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Archive for The Human Spirit

Charles Whittlesey: What Happened?

Wednesday, August 27th, 2014

     Wednesday’s Our Daily Bread , with a look toward Labor Day, briefly recited the story of Charles Whittlesey.

      Whittle

      Whittlesey initially graduated from law school and joined a law firm partnership. However, he felt a duty to join the military when the United States entered World War I. He left his partnership and shipped to France as a captain.

     At one point, he and his battalion were behind enemy lines as he commanded 554 soldiers. They were cut off from supplies. At one point, his unit was dubbed the “Lost Battalion” because all contact with the U.S. Army had been lost.

     On October 7, 1918, the Germans sent a blindfolded American prisoner of war carrying a white flag toward the battalion. He was carrying a letter that said the following:

 ”The suffering of your wounded men can be heard over here in the German lines, and we are appealing to your humane sentiments to stop. A white flag shown by one of your men will tell us that you agree with these conditions. Please treat Private Lowell R. Hollingshead [the bearer] as an honorable man. He is quite a soldier. We envy you. The German commanding officer.”

     Whittlesey would not allow his men to surrender. Instead, he ordered that the white sheets that had been placed as signals to the Allied troops be removed, just in case the Germans would think that they were surrendering. That night, a relief force arrived and rescued the Battalion. Whittlesey received a battlefield promotion to lieutenant-colonel and ultimately received three medals of honor.

     He was considered a war hero of heroes. .

     His Wikipedia story summarizes the ending of his life with the following:

In November 1921, Whittlesey acted as a pallbearer at the burial of the Unknown Soldier at Arlington National Cemetery, along with fellow Medal of Honor recipients Samuel Woodfill and Alvin York. A few days later he booked passage from New York to Havana aboard the SS Toloa, a United Fruit Company ship. On November 26, 1921, the first night out of New York, he dined with the captain and left the smoking room at 11:15 p.m. stating he was retiring for the evening, and it was noted by the captain that he was in good spirits. Whittlesey was never seen again. He was reported missing at 8:00 a.m. the following morning. He is presumed to have committed suicide by jumping overboard, although no one reported seeing him jump and Whittlesey’s body was never recovered. Before leaving New York, he prepared a will leaving his property to his mother. He also left a series of letters in his cabin addressed to relatives and friends. The letters were addressed to his parents, his brothers Elisha and Melzar, his uncle Granville Whittlesey, and to his friends George McMurtry, J. Bayard Pruyn, Robert Forsyth Little and Herman Livingston, Jr. Also in his cabin was found a note to the captain of the Toloa leaving instructions for the disposition of the baggage left in his stateroom. He left the famous German letter asking for surrender to McMurtry.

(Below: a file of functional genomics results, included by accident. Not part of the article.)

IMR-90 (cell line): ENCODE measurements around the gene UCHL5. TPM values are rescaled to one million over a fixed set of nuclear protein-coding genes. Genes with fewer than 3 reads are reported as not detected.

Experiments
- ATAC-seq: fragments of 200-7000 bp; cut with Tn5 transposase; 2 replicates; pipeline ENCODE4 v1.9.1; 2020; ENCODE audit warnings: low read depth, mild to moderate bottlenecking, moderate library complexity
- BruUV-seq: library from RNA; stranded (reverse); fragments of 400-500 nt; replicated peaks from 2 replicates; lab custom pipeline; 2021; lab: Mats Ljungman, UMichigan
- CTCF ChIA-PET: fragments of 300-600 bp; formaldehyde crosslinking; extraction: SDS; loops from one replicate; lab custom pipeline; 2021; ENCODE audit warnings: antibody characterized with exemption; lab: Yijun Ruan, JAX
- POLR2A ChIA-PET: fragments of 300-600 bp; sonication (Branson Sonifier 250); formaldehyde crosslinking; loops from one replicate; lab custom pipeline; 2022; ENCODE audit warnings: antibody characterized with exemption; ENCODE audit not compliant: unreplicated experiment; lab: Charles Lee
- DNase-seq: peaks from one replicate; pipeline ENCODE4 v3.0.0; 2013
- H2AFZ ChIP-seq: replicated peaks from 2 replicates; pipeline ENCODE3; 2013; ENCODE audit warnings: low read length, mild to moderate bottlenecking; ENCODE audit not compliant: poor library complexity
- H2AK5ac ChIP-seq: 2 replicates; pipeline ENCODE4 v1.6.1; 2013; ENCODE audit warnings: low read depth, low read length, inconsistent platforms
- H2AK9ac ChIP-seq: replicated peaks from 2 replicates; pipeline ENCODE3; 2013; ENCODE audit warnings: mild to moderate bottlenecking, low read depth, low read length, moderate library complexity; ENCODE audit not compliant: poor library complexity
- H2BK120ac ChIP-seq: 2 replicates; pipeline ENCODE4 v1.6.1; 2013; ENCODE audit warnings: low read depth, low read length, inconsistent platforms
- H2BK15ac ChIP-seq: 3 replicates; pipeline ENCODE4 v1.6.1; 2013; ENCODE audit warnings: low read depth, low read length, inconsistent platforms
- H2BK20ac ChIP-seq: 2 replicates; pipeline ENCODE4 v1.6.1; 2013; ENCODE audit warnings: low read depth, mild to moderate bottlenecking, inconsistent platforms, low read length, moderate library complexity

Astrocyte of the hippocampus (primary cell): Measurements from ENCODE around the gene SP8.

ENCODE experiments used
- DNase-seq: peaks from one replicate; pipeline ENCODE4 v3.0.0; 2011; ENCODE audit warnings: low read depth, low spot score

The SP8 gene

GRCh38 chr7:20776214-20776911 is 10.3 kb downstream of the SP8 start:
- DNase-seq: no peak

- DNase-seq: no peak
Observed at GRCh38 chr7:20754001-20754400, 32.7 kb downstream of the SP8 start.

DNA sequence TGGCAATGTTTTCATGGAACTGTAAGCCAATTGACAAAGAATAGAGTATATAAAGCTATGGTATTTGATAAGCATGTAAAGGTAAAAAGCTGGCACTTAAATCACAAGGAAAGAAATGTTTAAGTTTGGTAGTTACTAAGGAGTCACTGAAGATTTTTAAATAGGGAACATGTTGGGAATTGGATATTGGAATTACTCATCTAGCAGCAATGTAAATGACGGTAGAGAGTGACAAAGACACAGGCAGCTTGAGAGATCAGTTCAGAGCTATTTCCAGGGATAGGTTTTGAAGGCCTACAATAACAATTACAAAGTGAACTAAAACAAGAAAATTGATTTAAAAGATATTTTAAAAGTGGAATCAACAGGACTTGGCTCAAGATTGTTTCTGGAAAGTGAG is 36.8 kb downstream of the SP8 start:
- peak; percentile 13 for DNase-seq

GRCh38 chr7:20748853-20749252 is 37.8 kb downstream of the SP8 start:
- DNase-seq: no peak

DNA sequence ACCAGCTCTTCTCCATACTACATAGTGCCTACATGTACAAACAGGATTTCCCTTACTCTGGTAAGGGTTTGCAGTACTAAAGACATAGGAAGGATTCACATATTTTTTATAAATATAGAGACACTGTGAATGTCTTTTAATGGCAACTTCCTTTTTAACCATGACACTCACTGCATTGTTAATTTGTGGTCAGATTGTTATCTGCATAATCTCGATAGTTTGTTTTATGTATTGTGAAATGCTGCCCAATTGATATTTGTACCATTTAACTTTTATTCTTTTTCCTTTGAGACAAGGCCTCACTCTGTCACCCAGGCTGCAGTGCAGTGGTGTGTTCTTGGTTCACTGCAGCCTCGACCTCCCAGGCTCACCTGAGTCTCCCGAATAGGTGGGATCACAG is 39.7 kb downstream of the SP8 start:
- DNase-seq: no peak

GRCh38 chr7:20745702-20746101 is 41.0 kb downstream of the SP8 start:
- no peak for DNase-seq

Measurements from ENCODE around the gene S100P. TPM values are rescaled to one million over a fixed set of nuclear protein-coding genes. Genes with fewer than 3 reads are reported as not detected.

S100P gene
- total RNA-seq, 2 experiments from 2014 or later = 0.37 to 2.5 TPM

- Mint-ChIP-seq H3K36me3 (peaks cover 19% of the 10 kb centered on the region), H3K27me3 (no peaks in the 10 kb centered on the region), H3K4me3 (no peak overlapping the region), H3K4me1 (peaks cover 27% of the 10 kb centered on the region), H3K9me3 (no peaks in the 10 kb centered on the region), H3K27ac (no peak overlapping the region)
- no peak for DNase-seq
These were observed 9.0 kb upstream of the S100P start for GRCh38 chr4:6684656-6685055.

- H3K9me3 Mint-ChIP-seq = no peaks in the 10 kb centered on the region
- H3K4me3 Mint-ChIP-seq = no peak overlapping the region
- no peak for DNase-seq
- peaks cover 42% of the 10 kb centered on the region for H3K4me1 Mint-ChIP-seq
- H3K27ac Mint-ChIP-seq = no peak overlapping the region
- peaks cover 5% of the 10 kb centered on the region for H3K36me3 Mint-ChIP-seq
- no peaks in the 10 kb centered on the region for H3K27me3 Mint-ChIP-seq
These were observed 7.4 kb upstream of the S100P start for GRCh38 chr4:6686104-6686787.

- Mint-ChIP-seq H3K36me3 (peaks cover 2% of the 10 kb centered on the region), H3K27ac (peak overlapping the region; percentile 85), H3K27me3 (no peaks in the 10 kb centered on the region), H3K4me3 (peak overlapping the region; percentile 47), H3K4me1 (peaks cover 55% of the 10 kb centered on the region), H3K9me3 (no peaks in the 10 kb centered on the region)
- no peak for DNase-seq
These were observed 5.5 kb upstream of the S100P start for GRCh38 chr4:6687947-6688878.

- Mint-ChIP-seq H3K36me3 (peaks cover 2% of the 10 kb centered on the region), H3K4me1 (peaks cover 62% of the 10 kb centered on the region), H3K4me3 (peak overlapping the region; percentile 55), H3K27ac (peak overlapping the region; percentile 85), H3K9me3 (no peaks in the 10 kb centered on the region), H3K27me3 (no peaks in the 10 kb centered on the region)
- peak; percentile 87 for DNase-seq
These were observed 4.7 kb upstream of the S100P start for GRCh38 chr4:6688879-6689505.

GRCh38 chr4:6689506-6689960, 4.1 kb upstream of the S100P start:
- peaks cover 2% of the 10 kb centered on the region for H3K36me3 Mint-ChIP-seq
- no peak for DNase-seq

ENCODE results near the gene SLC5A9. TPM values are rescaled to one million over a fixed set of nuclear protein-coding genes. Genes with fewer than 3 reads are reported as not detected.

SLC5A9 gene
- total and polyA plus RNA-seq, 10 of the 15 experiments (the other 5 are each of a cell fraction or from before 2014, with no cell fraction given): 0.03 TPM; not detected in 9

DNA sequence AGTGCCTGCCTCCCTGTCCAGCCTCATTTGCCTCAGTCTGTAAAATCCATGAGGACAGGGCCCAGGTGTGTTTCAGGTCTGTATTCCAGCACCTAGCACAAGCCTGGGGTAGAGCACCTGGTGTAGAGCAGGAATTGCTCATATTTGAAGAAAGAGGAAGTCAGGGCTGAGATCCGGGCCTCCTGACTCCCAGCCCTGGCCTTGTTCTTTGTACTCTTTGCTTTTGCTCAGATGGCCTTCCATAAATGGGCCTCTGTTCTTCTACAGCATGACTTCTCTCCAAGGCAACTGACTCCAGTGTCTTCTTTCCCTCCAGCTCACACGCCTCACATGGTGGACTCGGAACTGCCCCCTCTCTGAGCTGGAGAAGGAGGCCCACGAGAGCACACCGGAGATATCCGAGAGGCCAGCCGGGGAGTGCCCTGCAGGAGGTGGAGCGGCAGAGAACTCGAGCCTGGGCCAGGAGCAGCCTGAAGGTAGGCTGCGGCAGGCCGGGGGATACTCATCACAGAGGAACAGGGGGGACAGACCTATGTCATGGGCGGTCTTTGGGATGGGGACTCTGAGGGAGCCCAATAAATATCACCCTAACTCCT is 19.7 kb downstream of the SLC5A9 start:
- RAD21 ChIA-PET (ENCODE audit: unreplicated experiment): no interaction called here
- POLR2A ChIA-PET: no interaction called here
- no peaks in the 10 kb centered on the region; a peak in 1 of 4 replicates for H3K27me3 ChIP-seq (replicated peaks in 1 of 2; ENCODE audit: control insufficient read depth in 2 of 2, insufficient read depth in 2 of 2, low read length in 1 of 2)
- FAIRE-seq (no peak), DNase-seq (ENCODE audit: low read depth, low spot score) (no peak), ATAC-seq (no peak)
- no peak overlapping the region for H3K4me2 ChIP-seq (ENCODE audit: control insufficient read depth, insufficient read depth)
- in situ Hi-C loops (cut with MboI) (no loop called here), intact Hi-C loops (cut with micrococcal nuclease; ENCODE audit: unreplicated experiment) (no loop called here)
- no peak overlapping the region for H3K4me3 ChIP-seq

This life story of this hero is fitting as a remembrance, as we head into Labor Day. As Our Daily Bread referenced, Charles Whittlesey was publicly strong. Because he took his life, inwardly he must have been dealing with such emotions of despair.

     Maybe it’s a good reminder to us that just because someone says that everything is great, doesn’t mean that ”everything is great”. That they sure could use a word of encouragement. Also, that those returning from the battlefield many times need more than a welcome home.     

 

     I hope you have a great weekend. Back on Tuesday. 

     And for pic o’ day, I felt the need to go a bit on the light side… in changing places:

changing places

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Some Communication

Thursday, August 21st, 2014

During the Civil War, it was not unusual for newspaper reporters to cover the war by sending stories back to be published, while at the same time bringing news from home to the soldiers. A good form of communication.  Here’s a form of bad wartime communication as described by attorney Paul Luvera.

     President Franklin Roosevelt sent ambassador Winant to meet with Russia’s Molotov during World War II. In presenting Roosevelt’s message he opened with a few words of his own. He said he was going to “talk turkey on this issue.” Molotov interrupted with: “Turkey? What does Turkey have to do with the Baltic states?” The ambassador tried to explain patiently that “talking turkey” was merely an American expression meaning to talk seriously, but the suspicious Molotov could not or would not understand, and the meeting ended without any useful discussion of the presidents message. The ambassador never regained Roosevelt’s confidence after that.

     In our work as lawyers, I have heard the following simple communication rules:

Be calm; Be slow; Be nice.

Pretty good reminders for life. I hope you have a great weekend!

 

Napolean

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101 and Still Working!

Wednesday, August 20th, 2014

Here’s a story of sticking with it. (NorthJersey.com) Herman “Hy” Goldman just turned 101 over the weekend. That’s pretty amazing.

herman-hy-goldman     More amazing is that he has worked at his same New Jersey job for the past 73 years. And, he continues to drive himself to work in his 1999 Ford Contour.